Thursday, November 10, 2011

A First Impression

The first NSW Newspoll since the election.  It ain't pretty reading for Labor.
Labor primary is at 22%.  Twenty-two percent!

That is 3.5% less than what they polled at the election. Looking at the numbers before the election makes it even more striking.
Shamelessly nicked from Newspoll and The Australian
From the 2007 election the number slowly trended downwards from 39% to 23% shortly before the election.  It may be that the 23% just before the election and the 22% now are both an underestimate, and the true figure is 25% they polled at the election, but either way, the numbers are still subterranean.

The TPP has deteriorated too: down marginally from 36% to 34%.

There are a few things I should say at this point, in fairness.  First of all, the next election is 42 months away.  Whilst the Clarence election is next weekend, the polling numbers are not actually going to "matter" for some time yet.

Further, voting intentions at a time well outside the lead-up to an election are not worth much because people aren't in a place where who they might vote for enters their mind, not to mention that the parties are not in anything resembling campaign mode.

That said, polls do give politicians an idea of how they are tracking.  I firmly believe that any politician who claims that they don't read polls is a liar - polls matter, and for better or worse they motivate a great deal of what our politicians do.

Labor will be disappointed with these numbers.  They have to be.

In saying that, I note what The Poll Bludger has had to say today:
Respectfully, I disagree.  Regular readers (yes! Both of you!) will know that I have had a great deal to say about how Barry O'Farrell has, to be frank, pissed a lot of people off since his election: solar panel owners, public service unions and Green voters.  We've had a minister resign in disgrace, another minister (as yet unnamed, publically at least) accused of a public sex act, and an administration whose gloss (it has seemed to me, at least) has started to wear off.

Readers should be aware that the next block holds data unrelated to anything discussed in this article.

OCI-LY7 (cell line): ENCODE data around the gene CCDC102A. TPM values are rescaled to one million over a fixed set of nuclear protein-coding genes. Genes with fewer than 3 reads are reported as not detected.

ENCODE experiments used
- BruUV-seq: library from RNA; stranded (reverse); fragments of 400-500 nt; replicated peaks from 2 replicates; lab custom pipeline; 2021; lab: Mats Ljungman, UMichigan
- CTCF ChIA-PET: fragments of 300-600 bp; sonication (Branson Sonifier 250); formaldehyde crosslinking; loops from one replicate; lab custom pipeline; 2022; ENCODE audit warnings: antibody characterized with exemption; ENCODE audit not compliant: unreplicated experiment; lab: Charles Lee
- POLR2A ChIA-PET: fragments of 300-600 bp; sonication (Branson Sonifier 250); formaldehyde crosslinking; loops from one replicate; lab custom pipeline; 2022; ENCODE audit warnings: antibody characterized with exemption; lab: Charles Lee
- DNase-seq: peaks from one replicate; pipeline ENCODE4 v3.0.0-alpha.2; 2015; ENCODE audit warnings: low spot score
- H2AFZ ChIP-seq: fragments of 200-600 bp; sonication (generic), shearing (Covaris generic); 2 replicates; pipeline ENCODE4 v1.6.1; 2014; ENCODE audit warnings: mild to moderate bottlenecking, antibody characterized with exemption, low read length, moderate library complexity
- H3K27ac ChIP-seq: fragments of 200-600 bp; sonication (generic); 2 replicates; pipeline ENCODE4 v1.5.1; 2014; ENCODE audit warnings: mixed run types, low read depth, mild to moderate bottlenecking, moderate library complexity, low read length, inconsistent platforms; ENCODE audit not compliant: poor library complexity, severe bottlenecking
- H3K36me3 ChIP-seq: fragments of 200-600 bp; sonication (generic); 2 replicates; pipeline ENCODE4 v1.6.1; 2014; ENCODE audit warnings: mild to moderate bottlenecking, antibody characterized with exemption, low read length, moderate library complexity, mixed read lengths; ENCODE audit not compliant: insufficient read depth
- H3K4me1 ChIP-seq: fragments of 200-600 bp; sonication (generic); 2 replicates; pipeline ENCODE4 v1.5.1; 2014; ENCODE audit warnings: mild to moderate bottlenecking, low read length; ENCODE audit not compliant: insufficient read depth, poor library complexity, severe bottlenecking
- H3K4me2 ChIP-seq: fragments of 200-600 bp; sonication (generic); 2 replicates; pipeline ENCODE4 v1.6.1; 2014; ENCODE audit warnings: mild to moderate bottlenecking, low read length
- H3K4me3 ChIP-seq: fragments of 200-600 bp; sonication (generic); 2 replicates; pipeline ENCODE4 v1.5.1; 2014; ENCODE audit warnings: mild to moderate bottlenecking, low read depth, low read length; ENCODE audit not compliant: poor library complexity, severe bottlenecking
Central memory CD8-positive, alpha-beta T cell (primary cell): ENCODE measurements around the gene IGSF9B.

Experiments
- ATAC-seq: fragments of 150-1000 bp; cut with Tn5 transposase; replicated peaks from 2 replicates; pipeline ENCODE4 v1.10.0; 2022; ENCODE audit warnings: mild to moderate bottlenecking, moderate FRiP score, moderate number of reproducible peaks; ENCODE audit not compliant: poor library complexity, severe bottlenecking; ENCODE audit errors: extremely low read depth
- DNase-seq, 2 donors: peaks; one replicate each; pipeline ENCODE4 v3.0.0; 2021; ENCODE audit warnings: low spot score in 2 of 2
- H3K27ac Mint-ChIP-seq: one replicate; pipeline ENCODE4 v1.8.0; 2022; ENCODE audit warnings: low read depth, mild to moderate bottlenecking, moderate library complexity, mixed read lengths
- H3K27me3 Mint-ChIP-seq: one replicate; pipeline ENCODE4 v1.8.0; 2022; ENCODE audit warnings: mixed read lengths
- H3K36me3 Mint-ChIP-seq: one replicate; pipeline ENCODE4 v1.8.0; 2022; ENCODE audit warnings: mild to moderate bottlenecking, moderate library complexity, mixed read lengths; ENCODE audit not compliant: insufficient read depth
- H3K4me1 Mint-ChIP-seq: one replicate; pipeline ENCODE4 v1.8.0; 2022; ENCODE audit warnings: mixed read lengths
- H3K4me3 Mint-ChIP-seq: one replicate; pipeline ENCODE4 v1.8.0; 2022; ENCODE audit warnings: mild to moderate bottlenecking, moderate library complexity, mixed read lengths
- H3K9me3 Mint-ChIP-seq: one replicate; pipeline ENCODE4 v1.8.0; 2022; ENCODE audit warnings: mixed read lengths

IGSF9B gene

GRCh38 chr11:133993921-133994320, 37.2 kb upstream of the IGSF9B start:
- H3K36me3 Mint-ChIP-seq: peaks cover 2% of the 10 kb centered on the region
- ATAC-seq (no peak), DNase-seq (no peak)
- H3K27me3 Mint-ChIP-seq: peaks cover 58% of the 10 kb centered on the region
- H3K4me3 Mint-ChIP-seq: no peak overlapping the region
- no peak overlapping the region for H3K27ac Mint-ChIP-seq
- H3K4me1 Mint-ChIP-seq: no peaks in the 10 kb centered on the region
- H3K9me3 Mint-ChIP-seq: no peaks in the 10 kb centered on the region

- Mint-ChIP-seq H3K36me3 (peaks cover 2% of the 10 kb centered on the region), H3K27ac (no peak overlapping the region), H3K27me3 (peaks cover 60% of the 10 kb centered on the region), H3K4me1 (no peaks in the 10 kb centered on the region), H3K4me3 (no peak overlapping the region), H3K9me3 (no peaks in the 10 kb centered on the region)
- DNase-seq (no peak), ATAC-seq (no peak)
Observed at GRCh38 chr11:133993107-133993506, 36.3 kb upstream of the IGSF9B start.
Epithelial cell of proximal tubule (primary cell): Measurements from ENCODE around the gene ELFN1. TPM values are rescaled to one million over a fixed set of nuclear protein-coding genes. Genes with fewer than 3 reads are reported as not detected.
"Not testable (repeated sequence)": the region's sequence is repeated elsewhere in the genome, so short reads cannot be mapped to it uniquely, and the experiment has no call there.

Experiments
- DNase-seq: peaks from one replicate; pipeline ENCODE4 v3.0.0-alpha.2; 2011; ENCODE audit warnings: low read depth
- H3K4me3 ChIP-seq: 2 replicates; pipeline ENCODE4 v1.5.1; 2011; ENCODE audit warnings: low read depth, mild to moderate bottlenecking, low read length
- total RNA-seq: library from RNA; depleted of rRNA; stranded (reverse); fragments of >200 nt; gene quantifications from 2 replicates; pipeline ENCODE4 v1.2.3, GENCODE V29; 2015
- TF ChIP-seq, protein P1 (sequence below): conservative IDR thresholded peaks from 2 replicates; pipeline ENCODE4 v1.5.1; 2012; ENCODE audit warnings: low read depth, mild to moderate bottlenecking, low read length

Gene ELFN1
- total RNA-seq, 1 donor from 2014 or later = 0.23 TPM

And yet the Coalition's numbers are BETTER than at the election?

It seems that the voters must still be hanging onto their revulsion at the thought of a Labor government.  It is the only reason I can think of why there has not been a leakage of "Close you eyes and think of England" Coalition voters back to Labor.

Additionally, John Robertson has remained fairly anonymous outside of the BearPit, to the extent that Kristina Keneally, just about the only non-freshman Labor member without a shadow ministry, has a bigger profile than him.

That explains, I think, his incredibly low approval rating.
People don't know him and can't think of something positive he has done, and are therefore unlikely to approve of his performance.

It's early.  And this poll doesn't actually make any difference to anything other than the Clarence by-election, which is already in the bag for the Nationals.  But if you think there are no Labor members concerned about this, you're kidding yourself.

Sean Nichols article in the Herald today took a very different tack.  Besides a brief opening about Robertson's very low approval, the article focussed on the halving of the National's support, and questioned whether the Coal Seam Gas issue is to blame.
On this issue, I think that the Poll Bludger is most likely right.
The Liberals' primary is up 6%, and I fancy that the vast majority of those that have left the Nationals' column have ended up in the Liberals'.  If not, what other explanation is there for the Liberals' numbers going up at the same time as the Nationals' numbers go down? At the very least you would expect the Liberals' numbers to stay steady.

These numbers are unlikely to have any real world implications.  No one will be suggesting that Robertson's time is up - he will be given years (not months) to get Labor into a position where 2015 is winnable.  Even if he doesn't manage that, most people expect that the Coalition will have 8 years (at least) and the expectation may merely be that he gets them close enough to have decent shot (with a more viable candidate) in 2019.

But that doesn't mean they are going to like being where they are at.  Not one bit.

1 comment:

  1. Yet on just about every measure O'Farrell is failing and it's only a matter of time before these growing pile of failures turn around to bite "I will fix it" O'Farrell.

    The blaming of Labor is already wearing thin.

    So I only have one question. When are you going to fix it Barry?